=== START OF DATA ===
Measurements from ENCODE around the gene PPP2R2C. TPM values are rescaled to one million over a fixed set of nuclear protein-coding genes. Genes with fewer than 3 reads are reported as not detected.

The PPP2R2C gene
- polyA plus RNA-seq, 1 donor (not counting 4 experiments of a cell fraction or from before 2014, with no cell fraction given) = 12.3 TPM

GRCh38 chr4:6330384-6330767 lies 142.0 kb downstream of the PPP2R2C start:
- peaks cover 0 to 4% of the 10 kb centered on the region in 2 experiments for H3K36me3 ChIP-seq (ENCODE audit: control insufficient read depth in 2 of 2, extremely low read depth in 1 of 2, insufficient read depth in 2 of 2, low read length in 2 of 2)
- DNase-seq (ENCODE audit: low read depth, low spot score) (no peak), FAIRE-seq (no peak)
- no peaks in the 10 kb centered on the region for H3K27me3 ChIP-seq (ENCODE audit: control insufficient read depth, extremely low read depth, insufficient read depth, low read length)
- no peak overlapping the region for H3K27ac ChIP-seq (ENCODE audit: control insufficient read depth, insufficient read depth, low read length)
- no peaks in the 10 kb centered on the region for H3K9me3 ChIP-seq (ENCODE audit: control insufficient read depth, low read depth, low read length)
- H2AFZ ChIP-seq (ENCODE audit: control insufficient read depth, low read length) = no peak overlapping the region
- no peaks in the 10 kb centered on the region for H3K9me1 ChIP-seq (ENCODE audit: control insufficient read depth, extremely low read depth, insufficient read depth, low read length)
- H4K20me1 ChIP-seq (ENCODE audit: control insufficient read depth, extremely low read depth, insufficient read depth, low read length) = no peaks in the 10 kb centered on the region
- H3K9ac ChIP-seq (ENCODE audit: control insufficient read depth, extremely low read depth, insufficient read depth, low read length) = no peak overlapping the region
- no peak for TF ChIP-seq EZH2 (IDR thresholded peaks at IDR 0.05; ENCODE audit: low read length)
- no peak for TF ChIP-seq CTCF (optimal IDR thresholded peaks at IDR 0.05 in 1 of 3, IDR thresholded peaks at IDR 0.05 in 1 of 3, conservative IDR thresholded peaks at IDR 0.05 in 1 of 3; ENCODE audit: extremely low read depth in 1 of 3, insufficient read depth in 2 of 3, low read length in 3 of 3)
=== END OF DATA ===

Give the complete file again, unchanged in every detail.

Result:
Measurements from ENCODE around the gene PPP2R2C. TPM values are rescaled to one million over a fixed set of nuclear protein-coding genes. Genes with fewer than 3 reads are reported as not detected.

The PPP2R2C gene
- polyA plus RNA-seq, 1 donor (not counting 4 experiments of a cell fraction or from before 2014, with no cell fraction given) = 12.3 TPM

GRCh38 chr4:6330384-6330767 lies 142.0 kb downstream of the PPP2R2C start:
- peaks cover 0 to 4% of the 10 kb centered on the region in 2 experiments for H3K36me3 ChIP-seq (ENCODE audit: control insufficient read depth in 2 of 2, extremely low read depth in 1 of 2, insufficient read depth in 2 of 2, low read length in 2 of 2)
- DNase-seq (ENCODE audit: low read depth, low spot score) (no peak), FAIRE-seq (no peak)
- no peaks in the 10 kb centered on the region for H3K27me3 ChIP-seq (ENCODE audit: control insufficient read depth, extremely low read depth, insufficient read depth, low read length)
- no peak overlapping the region for H3K27ac ChIP-seq (ENCODE audit: control insufficient read depth, insufficient read depth, low read length)
- no peaks in the 10 kb centered on the region for H3K9me3 ChIP-seq (ENCODE audit: control insufficient read depth, low read depth, low read length)
- H2AFZ ChIP-seq (ENCODE audit: control insufficient read depth, low read length) = no peak overlapping the region
- no peaks in the 10 kb centered on the region for H3K9me1 ChIP-seq (ENCODE audit: control insufficient read depth, extremely low read depth, insufficient read depth, low read length)
- H4K20me1 ChIP-seq (ENCODE audit: control insufficient read depth, extremely low read depth, insufficient read depth, low read length) = no peaks in the 10 kb centered on the region
- H3K9ac ChIP-seq (ENCODE audit: control insufficient read depth, extremely low read depth, insufficient read depth, low read length) = no peak overlapping the region
- no peak for TF ChIP-seq EZH2 (IDR thresholded peaks at IDR 0.05; ENCODE audit: low read length)
- no peak for TF ChIP-seq CTCF (optimal IDR thresholded peaks at IDR 0.05 in 1 of 3, IDR thresholded peaks at IDR 0.05 in 1 of 3, conservative IDR thresholded peaks at IDR 0.05 in 1 of 3; ENCODE audit: extremely low read depth in 1 of 3, insufficient read depth in 2 of 3, low read length in 3 of 3)